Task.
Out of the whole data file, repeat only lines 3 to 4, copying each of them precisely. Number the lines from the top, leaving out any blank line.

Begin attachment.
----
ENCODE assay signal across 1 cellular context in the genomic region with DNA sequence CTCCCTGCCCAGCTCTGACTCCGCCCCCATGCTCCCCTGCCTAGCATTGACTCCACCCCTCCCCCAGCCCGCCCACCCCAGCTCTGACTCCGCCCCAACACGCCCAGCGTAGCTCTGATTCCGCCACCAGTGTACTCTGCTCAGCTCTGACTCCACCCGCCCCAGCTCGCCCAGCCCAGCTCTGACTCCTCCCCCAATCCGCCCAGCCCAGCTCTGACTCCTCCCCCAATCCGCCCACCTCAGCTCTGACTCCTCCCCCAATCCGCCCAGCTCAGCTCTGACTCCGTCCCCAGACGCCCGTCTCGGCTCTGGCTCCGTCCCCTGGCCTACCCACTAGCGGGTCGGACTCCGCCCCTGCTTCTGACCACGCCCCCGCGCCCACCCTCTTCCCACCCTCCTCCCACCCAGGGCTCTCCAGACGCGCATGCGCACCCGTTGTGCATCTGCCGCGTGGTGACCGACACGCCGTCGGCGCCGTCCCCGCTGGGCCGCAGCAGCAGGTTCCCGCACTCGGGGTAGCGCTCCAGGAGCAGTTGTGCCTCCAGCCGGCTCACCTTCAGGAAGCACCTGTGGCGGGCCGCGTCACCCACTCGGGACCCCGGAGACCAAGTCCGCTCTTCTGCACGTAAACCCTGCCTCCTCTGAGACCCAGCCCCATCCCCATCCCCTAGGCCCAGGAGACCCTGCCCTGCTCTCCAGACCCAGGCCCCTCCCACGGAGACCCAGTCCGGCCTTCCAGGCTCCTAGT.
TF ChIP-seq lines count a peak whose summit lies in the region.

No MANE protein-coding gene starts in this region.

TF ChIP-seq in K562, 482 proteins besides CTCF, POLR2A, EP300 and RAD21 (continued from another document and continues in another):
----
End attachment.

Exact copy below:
No MANE protein-coding gene starts in this region.

TF ChIP-seq in K562, 482 proteins besides CTCF, POLR2A, EP300 and RAD21 (continued from another document and continues in another):